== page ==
If you’re not careful, the newspapers will have you hating the people who are being oppressed, and loving the people who are doing the oppressing
–– Malcolm X
There’s a scene in D.W. Griffith’s racist epic “Birth of a Nation” that takes place in the South Carolina Senate chamber during the Reconstruction period when, for the first time in history, Black men were able to vote and hold public office in the former slaveholding south. The scene depicts these newly enfranchised Black men as barely sentient savages, eating fried chicken, butchering the English language, dressed in torn clothes or outlandish costumes in pathetic imitation of their former masters.
Another scene in the film portrays a newly freed sexually aggressive Black soldier stalking a white woman, who chooses suicide over the threat of interracial violation.
No one who saw these images in 1915 could mistake the message: Black men are ignorant children at best, and uncontrollable sexual beasts at worst, only fit to live if subjected to the hard power of physical white discipline or the soft power of white guidance. Those images of Black men existed long before the movie was created but were amplified by a new form of mass media with speed that took the previous methods of terrorism and propaganda centuries to spread.
This propaganda has been refined but it still exists. Online forums, the tone of cable news crime reporting, scripted content and academic curriculums all conspire to perpetuate the fear of the indeterminate Black masculine shape that lurks in the American imagination.
The coarser version of these stereotypes are normally confined to the media outlets of the far right but now they’re making a return to mainstream platforms, most recently when Vanity Fair published an essay ostensibly about the controversy surrounding Dave Chappelle’s special “The Closer,” but was really yet another retelling of an enduring American myth — the legend of the subhuman Black boogeyman.
In the mind of the anti-Black misandrist, Dave Chappelle currently serves the same function Emmanuel Goldstein did for The Party in George Orwell’s “Nineteen-Eighty-Four“: a vague figure of fear and subversion that can be used to channel the frustrations of a population onto a hated enemy. In a society with a long history of hatred of Black males like the United States, Chappelle also serves as a highly visible Black boogeyman for people who claim to be anti-racist to express that hatred. Chappelle is guilty of two major social crimes — challenging the self-image of those “good white folk” and refusing to submit to their censure. Specifically in “The Closer,” Chappelle teases out the truth that the power structure of American LGBTQ organizations is overwhelmingly white and male, and that other ethnic groups are able to achieve political gains faster than African Americans. Saying this out loud enraged those organizations and when he didn’t offer the customary apology expected of celebrities, the anger against him turned into an obsession.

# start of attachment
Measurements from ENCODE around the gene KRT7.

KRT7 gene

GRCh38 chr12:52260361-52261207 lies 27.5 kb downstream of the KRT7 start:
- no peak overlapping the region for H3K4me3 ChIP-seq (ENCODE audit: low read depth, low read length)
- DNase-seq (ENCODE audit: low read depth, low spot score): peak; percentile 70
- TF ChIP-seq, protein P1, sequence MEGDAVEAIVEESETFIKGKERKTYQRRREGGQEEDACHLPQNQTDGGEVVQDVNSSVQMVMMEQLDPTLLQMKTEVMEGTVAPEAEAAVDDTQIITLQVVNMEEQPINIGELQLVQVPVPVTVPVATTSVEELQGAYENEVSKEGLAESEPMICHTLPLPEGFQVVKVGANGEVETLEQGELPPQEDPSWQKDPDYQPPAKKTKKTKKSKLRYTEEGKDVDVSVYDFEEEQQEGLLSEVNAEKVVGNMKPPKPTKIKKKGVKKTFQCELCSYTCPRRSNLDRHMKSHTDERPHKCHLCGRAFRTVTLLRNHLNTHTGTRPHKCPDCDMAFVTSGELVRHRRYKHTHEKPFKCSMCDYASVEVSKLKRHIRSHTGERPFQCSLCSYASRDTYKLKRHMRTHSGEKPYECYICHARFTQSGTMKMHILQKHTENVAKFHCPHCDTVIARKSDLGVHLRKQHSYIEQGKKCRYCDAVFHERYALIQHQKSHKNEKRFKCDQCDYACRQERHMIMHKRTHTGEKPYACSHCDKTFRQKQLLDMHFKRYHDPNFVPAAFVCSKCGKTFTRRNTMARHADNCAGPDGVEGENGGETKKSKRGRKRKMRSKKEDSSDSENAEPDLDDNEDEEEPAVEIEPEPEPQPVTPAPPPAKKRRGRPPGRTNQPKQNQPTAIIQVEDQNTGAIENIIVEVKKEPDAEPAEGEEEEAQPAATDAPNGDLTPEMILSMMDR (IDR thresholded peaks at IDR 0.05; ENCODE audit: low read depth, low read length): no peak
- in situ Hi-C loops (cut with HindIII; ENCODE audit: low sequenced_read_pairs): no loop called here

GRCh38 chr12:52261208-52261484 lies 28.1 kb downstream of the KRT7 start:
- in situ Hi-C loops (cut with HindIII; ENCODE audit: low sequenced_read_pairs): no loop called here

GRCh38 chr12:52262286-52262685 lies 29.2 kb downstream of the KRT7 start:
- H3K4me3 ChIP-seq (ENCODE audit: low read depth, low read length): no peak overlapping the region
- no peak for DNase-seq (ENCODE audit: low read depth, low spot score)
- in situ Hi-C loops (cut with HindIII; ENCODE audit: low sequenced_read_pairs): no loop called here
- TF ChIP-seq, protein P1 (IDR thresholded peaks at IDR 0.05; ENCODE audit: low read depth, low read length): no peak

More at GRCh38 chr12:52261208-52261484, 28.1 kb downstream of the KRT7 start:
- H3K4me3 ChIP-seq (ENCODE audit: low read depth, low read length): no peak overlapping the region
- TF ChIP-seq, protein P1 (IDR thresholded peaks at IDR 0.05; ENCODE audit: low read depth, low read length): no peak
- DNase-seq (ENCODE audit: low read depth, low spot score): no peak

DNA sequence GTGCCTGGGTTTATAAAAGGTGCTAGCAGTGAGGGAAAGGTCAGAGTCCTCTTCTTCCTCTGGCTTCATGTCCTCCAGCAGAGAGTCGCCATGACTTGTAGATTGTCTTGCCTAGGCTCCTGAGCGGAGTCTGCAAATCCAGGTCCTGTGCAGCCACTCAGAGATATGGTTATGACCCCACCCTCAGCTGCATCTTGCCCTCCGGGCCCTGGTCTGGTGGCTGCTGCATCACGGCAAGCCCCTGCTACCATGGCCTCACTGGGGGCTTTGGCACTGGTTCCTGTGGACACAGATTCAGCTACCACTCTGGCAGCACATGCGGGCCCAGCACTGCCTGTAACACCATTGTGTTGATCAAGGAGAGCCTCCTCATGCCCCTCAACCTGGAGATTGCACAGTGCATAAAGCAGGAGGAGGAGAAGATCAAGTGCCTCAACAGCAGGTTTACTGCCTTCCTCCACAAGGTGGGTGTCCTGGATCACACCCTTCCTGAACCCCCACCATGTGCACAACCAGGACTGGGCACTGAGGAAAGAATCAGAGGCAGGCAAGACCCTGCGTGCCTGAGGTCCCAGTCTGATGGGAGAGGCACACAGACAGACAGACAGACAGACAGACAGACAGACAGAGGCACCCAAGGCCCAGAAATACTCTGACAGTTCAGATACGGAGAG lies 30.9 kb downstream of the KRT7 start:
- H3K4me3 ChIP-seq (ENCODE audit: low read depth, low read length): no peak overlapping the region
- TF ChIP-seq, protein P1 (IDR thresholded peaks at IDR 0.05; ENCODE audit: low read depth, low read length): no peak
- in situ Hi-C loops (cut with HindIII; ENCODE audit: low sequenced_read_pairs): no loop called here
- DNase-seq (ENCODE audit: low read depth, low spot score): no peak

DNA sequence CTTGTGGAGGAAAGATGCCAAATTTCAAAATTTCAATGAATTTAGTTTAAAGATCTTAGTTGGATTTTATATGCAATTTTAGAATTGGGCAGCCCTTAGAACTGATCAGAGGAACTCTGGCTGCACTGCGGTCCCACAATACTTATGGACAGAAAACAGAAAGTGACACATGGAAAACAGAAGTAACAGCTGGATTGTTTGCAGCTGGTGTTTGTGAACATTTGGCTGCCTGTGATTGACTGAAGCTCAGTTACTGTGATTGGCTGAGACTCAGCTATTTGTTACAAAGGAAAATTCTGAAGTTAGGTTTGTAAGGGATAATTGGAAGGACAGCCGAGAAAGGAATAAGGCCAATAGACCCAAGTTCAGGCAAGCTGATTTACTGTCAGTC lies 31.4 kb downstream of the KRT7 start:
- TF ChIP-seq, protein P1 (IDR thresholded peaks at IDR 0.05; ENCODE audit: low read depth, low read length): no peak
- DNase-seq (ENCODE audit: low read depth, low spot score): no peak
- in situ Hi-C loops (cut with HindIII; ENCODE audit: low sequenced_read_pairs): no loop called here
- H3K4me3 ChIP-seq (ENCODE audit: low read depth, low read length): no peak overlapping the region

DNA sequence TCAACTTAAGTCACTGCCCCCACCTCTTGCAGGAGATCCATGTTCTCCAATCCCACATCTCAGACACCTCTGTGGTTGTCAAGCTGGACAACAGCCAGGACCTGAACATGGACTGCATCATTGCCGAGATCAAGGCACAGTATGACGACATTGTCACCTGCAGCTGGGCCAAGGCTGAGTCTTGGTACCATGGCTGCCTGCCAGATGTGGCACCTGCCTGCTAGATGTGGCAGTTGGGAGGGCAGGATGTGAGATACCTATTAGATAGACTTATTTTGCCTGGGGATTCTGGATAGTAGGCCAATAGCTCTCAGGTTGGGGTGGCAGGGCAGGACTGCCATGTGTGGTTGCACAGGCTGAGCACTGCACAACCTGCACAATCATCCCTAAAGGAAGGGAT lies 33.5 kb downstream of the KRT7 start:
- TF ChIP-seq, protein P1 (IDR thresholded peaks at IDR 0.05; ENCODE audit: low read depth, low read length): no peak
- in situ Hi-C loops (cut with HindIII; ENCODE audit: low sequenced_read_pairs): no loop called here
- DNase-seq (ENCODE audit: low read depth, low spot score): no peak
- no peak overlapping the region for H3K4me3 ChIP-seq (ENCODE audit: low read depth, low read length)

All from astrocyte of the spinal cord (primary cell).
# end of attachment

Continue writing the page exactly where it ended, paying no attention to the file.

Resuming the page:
Like Muhammad Ali and Colin Kaepernick before him, Dave Chappelle represents the “uppity negro” who refuses to bow to white psychological dominance and has enough money to ride out the consequences. In America, that has always been dangerous, but not just to white America. For the writer of the Vanity Fair piece, Dave Chappelle is a convenient hook on which to hang classic stereotypes and “big lies” about Black males. For a class of people paid to compromise on behalf of Black people, he represents an even bigger threat.
The term “the big lie” was coined by Adolf Hitler. Originally, Hitler meant that phrase to refer to Jewish people, accusing them of having used a “big lie” to blame the German army for its own defeat. Ironically, the Nazis, via Hitler’s Minister of Propaganda, Josef Goebbels, used their own version of the “big lie” to perpetuate the “stab-in-the-back” myth — the idea that Germany hadn’t been defeated on the battlefield but by a shadowy cabal of communists and Jews that had to be removed from influence in German society. This lie would be particularly useful to help demonize Jews in the German public’s mind in preparation for the genocide to come.
Adapted by Donald Trump and the far-right to attack the mainstream press, the concept of the “big lie,” now known as “fake news,” worked to convince his die-hard supporters that he was being undermined by a shadow government from the moment he took office until his defeat in the 2020 election, culminating the events of Jan. 6, 2021. The writer of the Vanity Fair piece uses the term, “The big Black ass lie” to refer to the truth that African-American men are at or near the bottom of every American socioeconomic success indicator, signaling to Vanity Fair’s white liberal readership that they should regard it as untrue also. Associating that truth in the American public mind to the lies spread by the Nazis and Trump, as well as linking Chappelle to notorious Black male offenders like Bill Cosby and R. Kelly, further reinforces the idea that the critical issues affecting Black men and boys can be ridiculed and ignored.